To simplify things his answer assumes we are working with the case where the mass of the orbiting object is much less than the mass of the object being orbited around. The ideas here are pretty much the same when this is not the case though.
The work done by a force $\mathbf F$ is given by $$W=\int\mathbf F\cdot\text d\mathbf x$$
i.e. the work depends on the component of the force that is in line with the displacement.
In a circular orbit, the gravitational force is always perpendicular to the displacement, so no work is done or is needed to maintain this orbit. All energies remain constant in this case.
What about elliptical orbits? Well certainly kinetic energy of the orbiting object changes throughout the orbit, but this doesn't mean energy is required to maintain the orbit. As the orbiting object moves father away, gravity does negative work and the object slows down. As the orbiting object moves closer gravity does positive work and the object speeds up. Overall energy is conserved though, as the changes in kinetic energy matches the changes in potential energy (work done by gravity).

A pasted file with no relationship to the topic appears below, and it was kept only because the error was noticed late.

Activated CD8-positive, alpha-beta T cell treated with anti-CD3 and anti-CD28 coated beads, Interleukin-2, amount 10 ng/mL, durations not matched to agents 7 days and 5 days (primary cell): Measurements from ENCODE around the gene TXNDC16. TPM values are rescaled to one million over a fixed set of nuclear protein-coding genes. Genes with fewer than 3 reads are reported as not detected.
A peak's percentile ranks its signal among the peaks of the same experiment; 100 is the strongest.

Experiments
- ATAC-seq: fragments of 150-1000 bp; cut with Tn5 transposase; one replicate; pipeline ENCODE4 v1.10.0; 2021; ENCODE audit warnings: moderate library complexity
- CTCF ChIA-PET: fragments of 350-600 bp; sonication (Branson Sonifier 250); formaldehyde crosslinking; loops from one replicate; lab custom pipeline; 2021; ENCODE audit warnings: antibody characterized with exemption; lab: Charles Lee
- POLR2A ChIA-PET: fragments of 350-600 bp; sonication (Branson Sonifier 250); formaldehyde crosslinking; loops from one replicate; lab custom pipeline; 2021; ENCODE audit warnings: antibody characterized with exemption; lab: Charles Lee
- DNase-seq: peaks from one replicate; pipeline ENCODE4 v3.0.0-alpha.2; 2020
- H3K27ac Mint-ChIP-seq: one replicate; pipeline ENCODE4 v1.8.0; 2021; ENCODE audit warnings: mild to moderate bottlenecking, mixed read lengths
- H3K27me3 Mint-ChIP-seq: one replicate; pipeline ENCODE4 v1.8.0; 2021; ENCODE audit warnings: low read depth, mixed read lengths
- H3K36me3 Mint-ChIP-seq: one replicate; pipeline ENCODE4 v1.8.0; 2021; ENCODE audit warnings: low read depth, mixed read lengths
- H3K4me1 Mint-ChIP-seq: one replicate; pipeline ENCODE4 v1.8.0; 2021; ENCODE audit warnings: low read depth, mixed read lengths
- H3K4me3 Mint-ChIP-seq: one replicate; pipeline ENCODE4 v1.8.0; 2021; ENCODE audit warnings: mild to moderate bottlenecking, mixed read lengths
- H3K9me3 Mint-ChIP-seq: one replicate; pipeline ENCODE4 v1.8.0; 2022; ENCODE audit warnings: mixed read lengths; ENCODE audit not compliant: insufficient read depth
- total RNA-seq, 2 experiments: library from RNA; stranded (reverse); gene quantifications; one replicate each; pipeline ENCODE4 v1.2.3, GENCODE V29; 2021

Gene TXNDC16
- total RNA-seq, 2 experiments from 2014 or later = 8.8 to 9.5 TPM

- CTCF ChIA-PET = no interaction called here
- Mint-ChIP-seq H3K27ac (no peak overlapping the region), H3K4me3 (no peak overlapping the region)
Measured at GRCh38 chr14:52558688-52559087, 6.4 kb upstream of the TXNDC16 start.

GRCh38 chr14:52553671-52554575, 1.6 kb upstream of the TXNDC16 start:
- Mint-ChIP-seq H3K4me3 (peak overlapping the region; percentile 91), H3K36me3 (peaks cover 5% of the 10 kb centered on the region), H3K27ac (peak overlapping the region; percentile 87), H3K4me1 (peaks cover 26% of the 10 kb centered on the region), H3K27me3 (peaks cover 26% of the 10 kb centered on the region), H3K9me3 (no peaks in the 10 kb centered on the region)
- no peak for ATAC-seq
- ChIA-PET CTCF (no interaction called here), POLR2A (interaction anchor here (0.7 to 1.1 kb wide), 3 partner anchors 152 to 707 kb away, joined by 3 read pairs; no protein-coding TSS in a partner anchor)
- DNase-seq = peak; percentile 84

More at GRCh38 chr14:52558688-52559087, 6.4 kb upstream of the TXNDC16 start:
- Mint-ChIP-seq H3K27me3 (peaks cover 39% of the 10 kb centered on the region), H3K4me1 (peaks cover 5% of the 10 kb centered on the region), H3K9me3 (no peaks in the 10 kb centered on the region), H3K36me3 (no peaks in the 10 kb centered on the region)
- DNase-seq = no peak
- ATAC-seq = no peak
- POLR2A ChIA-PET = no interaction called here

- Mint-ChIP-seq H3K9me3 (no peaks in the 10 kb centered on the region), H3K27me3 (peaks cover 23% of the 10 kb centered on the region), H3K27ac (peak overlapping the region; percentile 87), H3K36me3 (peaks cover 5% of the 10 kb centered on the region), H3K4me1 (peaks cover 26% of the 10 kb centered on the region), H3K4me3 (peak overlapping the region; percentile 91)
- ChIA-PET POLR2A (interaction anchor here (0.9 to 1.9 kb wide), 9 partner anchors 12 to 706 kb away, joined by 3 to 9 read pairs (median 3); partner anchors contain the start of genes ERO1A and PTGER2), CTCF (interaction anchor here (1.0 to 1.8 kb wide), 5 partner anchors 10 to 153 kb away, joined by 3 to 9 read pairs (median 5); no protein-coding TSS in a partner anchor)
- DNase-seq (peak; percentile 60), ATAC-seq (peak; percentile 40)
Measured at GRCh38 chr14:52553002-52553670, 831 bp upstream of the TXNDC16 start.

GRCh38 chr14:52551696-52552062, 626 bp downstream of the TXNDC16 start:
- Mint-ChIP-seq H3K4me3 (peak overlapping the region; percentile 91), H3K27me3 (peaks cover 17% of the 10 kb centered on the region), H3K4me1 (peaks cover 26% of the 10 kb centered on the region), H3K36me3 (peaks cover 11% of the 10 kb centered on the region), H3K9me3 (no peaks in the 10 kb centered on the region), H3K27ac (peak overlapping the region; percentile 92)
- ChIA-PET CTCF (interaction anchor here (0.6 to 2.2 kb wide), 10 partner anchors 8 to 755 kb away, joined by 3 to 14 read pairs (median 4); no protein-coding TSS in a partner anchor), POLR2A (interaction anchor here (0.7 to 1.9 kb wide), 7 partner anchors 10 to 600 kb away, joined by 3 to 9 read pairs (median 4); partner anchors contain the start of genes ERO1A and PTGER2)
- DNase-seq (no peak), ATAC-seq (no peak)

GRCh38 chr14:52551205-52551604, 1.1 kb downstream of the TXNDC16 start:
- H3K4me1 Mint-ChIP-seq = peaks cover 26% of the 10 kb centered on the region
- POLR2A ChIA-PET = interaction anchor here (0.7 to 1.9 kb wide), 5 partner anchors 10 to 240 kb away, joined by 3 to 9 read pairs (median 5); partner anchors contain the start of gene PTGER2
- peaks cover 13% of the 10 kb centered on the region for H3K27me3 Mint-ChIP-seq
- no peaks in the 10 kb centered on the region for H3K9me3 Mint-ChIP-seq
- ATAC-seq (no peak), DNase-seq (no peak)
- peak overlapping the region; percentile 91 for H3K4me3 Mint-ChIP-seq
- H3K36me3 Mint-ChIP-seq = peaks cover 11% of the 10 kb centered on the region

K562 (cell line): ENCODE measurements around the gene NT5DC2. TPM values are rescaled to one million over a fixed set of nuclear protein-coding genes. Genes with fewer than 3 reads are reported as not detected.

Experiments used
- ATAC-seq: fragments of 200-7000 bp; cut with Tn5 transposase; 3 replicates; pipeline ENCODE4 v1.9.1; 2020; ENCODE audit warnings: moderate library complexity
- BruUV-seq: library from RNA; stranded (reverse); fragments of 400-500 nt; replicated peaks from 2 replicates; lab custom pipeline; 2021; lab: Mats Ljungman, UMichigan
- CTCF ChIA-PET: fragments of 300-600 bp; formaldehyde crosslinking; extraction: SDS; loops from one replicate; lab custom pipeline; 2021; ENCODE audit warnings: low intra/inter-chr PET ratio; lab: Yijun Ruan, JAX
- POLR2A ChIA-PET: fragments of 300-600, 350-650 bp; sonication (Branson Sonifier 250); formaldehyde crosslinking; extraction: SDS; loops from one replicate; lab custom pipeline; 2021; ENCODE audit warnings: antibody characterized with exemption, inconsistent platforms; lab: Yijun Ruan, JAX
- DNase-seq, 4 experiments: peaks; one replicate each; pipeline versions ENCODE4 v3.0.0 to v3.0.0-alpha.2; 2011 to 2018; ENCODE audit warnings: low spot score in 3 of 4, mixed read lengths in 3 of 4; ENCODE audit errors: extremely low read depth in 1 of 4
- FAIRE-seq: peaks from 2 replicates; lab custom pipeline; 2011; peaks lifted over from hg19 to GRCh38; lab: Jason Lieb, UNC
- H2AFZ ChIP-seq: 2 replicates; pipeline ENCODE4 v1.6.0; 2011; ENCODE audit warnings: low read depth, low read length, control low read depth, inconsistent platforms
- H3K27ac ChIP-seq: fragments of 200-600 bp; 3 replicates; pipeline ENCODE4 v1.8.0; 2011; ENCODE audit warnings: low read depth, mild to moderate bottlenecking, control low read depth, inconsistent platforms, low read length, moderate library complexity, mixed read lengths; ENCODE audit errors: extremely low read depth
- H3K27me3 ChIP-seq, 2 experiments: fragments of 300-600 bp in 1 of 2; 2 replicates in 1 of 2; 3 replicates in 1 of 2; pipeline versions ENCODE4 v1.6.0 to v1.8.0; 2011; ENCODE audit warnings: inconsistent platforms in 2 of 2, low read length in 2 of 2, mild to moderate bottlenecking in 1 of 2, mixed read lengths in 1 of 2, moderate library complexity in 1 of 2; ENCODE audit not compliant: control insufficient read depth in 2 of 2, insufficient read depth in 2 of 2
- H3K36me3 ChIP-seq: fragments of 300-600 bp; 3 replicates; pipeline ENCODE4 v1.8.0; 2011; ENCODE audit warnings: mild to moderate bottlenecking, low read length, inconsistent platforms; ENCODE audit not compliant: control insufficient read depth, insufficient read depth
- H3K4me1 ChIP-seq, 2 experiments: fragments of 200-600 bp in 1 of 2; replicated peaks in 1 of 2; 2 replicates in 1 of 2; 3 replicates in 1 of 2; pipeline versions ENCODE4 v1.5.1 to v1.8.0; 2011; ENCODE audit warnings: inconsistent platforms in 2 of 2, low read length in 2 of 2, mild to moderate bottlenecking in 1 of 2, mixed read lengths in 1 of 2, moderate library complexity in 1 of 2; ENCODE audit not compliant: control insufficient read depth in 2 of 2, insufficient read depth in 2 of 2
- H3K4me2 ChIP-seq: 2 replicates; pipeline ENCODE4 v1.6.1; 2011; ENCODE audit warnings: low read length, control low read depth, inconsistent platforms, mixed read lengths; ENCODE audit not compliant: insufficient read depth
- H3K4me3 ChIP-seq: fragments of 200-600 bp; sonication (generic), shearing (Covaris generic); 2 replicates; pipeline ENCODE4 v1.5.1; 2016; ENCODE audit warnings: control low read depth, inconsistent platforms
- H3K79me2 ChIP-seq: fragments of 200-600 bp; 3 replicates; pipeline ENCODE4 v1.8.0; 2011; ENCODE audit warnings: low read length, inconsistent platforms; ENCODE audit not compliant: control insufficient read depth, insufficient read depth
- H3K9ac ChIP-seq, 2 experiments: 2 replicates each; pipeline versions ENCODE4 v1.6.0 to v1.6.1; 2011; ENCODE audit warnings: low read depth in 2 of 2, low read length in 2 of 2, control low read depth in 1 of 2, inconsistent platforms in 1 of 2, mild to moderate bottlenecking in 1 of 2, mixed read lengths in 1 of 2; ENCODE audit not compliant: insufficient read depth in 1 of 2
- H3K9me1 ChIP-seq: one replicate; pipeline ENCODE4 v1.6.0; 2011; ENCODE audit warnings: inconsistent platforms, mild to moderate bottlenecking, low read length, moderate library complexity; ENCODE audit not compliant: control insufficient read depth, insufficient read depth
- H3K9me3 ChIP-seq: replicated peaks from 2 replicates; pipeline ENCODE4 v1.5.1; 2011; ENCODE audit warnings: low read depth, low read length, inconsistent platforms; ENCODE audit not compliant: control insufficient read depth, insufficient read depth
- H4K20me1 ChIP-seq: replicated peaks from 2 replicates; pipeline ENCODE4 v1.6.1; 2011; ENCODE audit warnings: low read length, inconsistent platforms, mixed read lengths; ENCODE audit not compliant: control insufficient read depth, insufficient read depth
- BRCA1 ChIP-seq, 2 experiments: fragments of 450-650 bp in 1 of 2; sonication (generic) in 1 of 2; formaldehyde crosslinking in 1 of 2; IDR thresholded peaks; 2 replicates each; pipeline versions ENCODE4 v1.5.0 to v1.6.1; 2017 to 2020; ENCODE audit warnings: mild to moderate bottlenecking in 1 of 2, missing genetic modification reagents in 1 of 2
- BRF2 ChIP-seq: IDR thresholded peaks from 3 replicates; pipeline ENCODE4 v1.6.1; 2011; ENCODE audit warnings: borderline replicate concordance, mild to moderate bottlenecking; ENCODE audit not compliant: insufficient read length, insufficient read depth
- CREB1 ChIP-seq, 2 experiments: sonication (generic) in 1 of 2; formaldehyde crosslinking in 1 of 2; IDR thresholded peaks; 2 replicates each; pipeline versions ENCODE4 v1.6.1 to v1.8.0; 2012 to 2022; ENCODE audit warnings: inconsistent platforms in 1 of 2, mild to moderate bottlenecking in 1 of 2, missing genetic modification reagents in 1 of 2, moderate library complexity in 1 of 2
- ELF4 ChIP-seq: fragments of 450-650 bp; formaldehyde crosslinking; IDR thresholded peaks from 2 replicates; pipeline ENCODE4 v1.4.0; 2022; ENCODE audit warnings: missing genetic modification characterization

There is no need for energy to be put be into the system to maintain the orbit.
To explicitly comment on some parts of your post:
I found several answers on this site about the question where gravitational energy comes from
Gravitational potential energy is just a different way to describe the work done by gravity. It doesn't really "come from anywhere", as it's actual value is arbitrary. All that really matters is that a change in gravitational energy means work is being done by gravity (positive or negative). But like my answer above, you don't even need to worry about potential energy. That's why I just talked in terms of work done by gravity.
where does the energy come from that constantly changes the vector of Earth?
Note that a change it velocity vector does not mean work is being done. Only a change in its magnitude (speed) does. Like in the elliptical orbit, gravity doing positive or negative work means the speed of the orbiting object changes. But this doesn't mean the energy "comes from somewhere". Gravity does work, the kinetic energy changes, but the total energy of the system remains constant.